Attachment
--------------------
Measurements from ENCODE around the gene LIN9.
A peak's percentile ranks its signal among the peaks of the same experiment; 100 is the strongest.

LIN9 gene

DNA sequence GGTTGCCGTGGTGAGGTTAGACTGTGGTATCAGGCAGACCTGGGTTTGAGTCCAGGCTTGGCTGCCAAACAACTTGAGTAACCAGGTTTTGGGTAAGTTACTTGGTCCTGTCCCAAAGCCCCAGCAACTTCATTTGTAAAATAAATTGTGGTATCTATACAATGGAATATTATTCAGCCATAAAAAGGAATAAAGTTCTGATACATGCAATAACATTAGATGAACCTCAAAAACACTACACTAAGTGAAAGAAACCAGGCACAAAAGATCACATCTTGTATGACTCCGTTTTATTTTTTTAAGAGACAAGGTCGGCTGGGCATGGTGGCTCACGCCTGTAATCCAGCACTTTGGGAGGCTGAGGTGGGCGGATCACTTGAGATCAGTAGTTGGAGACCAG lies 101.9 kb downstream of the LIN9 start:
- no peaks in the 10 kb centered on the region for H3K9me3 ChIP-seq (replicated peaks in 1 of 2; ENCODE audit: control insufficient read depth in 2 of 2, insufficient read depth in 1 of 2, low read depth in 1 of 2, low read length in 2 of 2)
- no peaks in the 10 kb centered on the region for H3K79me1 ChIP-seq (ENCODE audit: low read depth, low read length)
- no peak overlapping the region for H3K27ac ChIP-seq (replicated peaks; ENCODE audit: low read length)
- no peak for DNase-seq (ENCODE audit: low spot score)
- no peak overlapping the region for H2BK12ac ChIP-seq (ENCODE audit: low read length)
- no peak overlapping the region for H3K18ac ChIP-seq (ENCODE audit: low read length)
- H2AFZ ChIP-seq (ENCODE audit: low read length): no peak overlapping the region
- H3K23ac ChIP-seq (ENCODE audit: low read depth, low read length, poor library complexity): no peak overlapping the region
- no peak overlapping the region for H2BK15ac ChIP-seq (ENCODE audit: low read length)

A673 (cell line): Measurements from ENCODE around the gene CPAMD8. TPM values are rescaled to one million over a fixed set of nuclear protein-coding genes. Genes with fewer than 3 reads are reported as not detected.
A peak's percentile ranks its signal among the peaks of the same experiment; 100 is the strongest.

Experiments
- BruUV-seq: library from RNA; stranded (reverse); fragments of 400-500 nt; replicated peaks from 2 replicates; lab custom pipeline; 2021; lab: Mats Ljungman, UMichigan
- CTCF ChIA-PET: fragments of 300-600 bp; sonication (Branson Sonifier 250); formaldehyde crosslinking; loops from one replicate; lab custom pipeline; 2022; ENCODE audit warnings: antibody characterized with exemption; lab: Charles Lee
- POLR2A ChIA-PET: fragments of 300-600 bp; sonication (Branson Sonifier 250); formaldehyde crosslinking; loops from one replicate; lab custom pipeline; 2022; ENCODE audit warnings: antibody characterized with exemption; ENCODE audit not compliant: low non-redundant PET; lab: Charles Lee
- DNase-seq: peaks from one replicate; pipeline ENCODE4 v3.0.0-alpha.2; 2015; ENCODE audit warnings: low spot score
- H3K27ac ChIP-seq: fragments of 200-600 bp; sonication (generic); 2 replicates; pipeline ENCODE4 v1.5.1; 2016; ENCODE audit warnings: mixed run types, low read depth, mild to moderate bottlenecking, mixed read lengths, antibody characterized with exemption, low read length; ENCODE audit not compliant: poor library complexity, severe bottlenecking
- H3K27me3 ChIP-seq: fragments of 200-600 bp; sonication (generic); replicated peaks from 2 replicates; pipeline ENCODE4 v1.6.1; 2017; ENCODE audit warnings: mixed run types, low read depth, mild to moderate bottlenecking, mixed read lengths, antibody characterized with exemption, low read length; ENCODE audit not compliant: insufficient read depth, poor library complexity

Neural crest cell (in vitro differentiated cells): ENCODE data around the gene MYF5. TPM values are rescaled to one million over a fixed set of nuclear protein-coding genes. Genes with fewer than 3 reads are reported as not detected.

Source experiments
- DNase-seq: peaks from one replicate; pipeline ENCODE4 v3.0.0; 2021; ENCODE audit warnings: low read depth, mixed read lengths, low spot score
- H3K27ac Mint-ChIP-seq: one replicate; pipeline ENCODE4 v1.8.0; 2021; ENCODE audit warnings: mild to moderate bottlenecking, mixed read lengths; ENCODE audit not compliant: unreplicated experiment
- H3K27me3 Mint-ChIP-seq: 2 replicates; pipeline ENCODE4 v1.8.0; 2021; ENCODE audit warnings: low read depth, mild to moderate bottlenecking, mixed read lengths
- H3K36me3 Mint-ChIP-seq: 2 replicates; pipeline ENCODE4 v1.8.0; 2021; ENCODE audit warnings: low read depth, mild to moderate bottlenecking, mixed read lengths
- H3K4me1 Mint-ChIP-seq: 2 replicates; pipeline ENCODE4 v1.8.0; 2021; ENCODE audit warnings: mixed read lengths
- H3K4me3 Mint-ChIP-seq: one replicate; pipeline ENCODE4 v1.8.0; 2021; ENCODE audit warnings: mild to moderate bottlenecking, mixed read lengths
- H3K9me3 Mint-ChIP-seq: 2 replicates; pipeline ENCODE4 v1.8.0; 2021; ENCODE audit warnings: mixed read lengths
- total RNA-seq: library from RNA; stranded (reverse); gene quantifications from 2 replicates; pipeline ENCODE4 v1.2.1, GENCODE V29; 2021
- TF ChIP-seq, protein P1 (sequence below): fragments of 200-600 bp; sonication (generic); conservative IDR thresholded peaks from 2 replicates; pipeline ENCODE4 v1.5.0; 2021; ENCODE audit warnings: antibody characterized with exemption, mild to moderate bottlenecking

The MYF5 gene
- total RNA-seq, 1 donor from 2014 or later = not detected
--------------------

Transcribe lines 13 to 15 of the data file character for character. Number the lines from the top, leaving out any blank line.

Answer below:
- no peak overlapping the region for H2BK15ac ChIP-seq (ENCODE audit: low read length)

A673 (cell line): Measurements from ENCODE around the gene CPAMD8. TPM values are rescaled to one million over a fixed set of nuclear protein-coding genes. Genes with fewer than 3 reads are reported as not detected.
A peak's percentile ranks its signal among the peaks of the same experiment; 100 is the strongest.